Deceased Donor Kidney Discard, the Tight-knit Nephrology Community and Paying it Forward: Sumit Mohan on his Career Path to Award-Winning Researchjbrown
Dr. Sumit Mohan, deputy editor of Kidney International Reports, is a professor of medicine and epidemiology at Columbia University. His research findings have helped improve access to kidney transplants and positively impacted public policies for patients with kidney disease.
In recognition of these achievements, Dr. Mohan received the National Kidney Foundation (NFK) Excellence in Transplantation Award earlier this year and has since been honored with the Clinical Science Investigator Award from the American Society of Transplantation.
We spoke to Dr. Mohan about his involvement with the ISN and the far-reaching influence of his work:
- What question or challenge were you setting out to address when you started your research work?
My primary interest is improving access to care, reducing disparities, and improving outcomes for patients with kidney disease. This involves understanding the factors that contribute to existing disparities so we can inform changes in public health policy as well as develop interventions to reduce disparities and improve outcomes.
- What are the possible real-world applications of your research?
Our work focuses on improving care for patients with kidney disease. In kidney transplantation, our research has identified the inappropriate decline and discard of deceased donor kidneys as a significant impediment to kidney transplantation access. This has included identifying several phenomena for the first time in transplantation, such as the weekend effect and unilateral discards. In addition, we have identified opportunities for improving organ allocation in the United States and challenges with assessing the quality of organs available for transplantation.
- What is your greatest career accomplishment, either locally or globally (or both!)
We have raised concerns about the challenges of the inappropriate discard of deceased donor organs with findings that have resonated with kidney professionals and patients in the United States and globally. Our work has conclusively established that kidney discards are avoidable in many instances and are caused by the inappropriate selectivity on the part of transplant centers when evaluating deceased donor organs. The increased attention to improving organ utilization has informed health policy at multiple levels, been cited by the federal government in multiple instances, and led directly to a national learning collaborative focused on increasing the number of kidney transplants performed annually.
- Can you identify any particular mentors or colleagues who influenced your career path?
Jen-Tse Cheng introduced nephrology to me – and was my first mentor and the person to whom I owe much of my clinical training. Nephrology is a small, tight-knit community; I am fortunate to have had relationships with many people who have been very generous with their time and advice over the years, both at Columbia University and elsewhere.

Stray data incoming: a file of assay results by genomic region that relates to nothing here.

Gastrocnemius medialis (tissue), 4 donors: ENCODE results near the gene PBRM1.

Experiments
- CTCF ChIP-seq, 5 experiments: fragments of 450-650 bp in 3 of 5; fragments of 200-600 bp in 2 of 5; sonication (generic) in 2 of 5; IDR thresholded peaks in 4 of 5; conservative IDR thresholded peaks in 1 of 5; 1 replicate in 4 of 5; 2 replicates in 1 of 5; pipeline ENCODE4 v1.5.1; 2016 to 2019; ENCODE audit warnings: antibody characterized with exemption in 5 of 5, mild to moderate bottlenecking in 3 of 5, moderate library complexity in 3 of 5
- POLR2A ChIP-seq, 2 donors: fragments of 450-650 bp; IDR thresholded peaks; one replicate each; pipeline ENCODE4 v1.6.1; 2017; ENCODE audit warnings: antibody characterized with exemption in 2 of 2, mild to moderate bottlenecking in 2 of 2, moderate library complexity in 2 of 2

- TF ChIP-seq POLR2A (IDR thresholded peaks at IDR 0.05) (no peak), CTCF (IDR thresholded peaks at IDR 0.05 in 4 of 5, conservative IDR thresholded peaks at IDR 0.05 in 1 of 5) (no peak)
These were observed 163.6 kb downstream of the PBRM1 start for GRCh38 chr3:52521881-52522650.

- What difference has your involvement with the ISN made in your career?
I grew up and did my early medical training in India but completed my clinical and research training in the United States, where I currently work. I have always wanted a career that would allow me to contribute to the field in a manner that would benefit patients on a global scale – especially disadvantaged patients. The ISN, and in particular my role at KI Reports, has allowed me to meaningfully pay it forward by creating a platform that welcomes research from LMIC nephrologists. The ISN has helped me build relationships with nephrologists outside the United States that have led to important ongoing collaborations.
- What do you feel has been your main contribution to the ISN during your affiliation?
With Jai Radhakrishnan, we started KI Reports from scratch to build an open-access journal for the field, aiming to become the go-to journal for clinical nephrology for clinicians worldwide. The rapid growth of the journal, as reflected by the increasing number of submissions and the high quality of work that we see published at KI Reports, has been a rewarding experience.
- What contribution have you made to kidney care that is most meaningful to you?
I would like to believe that we are just getting started in terms of building towards making meaningful contributions to the field. In addition to improving access to care and outcomes for patients with the most severe forms of kidney disease, I hope to pay it forward as a mentor to other clinical researchers in the field. A robust pipeline of younger nephrologists is essential for continued innovation and advancement to benefit patients with kidney disease.
The ISN congratulates Dr. Mohan on his outstanding achievements and looks forward to continuing to benefit from his valued contribution to advancing global kidney care.